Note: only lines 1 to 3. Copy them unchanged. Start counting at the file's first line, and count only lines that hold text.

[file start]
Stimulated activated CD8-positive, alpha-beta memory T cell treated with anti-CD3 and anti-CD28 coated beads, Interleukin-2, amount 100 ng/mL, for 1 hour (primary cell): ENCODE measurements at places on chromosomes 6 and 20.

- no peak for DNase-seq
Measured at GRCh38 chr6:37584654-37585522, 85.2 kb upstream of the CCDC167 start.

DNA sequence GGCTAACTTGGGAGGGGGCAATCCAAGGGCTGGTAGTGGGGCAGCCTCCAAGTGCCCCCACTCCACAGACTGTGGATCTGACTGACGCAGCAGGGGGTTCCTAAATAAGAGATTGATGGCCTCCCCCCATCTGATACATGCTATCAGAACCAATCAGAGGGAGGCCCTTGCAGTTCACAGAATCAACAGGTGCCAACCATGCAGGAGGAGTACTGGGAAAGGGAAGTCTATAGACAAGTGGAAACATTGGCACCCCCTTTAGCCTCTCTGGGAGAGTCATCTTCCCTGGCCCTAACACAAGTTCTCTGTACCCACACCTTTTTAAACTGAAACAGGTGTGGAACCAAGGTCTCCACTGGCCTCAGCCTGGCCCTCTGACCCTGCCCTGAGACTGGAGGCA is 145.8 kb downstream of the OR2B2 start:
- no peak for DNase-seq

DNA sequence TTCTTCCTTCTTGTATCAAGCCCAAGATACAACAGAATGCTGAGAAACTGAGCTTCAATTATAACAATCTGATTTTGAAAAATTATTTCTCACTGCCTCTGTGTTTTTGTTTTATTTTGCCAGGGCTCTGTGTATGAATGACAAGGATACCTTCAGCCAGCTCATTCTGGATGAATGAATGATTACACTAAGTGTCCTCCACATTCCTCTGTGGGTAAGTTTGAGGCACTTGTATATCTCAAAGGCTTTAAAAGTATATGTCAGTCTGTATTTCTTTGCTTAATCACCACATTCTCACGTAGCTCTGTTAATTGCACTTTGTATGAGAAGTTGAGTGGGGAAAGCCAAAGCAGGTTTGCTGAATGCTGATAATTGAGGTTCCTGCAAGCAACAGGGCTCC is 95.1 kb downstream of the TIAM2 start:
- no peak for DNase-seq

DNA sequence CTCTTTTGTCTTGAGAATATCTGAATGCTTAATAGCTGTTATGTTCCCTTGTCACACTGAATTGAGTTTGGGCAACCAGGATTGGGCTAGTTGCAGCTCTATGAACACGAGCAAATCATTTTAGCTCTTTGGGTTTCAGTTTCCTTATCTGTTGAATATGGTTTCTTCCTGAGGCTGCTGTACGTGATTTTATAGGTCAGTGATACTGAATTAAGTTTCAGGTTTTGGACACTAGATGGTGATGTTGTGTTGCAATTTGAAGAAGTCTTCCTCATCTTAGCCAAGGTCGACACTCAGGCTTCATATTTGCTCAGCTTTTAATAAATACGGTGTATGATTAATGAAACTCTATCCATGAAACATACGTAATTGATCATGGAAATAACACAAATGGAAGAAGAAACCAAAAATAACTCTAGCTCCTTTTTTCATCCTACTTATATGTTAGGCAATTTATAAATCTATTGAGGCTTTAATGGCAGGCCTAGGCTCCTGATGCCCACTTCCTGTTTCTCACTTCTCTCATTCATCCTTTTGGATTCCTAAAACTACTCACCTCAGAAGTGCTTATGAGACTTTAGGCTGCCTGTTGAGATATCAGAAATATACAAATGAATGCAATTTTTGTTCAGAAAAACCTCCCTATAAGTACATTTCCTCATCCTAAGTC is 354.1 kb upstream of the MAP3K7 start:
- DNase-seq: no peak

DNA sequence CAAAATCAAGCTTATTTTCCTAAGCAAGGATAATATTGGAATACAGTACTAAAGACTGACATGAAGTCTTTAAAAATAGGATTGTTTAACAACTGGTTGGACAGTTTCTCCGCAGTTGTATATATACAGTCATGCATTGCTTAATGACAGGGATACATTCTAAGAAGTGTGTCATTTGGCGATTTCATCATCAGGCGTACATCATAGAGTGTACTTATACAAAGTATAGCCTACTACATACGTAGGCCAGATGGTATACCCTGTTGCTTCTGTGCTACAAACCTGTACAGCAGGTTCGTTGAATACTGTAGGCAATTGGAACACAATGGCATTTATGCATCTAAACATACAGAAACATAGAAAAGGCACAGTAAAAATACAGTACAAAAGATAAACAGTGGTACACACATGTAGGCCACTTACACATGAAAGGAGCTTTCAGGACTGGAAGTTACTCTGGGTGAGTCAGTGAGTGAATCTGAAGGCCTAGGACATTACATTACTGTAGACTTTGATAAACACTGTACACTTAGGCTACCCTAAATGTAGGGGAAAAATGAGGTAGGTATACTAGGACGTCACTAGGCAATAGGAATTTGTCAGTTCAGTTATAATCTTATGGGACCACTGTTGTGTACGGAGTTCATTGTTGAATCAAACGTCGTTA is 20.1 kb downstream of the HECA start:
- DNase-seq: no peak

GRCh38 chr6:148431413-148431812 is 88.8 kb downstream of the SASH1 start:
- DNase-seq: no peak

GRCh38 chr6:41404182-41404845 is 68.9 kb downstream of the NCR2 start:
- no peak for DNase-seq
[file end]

Stimulated activated CD8-positive, alpha-beta memory T cell treated with anti-CD3 and anti-CD28 coated beads, Interleukin-2, amount 100 ng/mL, for 1 hour (primary cell): ENCODE measurements at places on chromosomes 6 and 20.

- no peak for DNase-seq
Measured at GRCh38 chr6:37584654-37585522, 85.2 kb upstream of the CCDC167 start.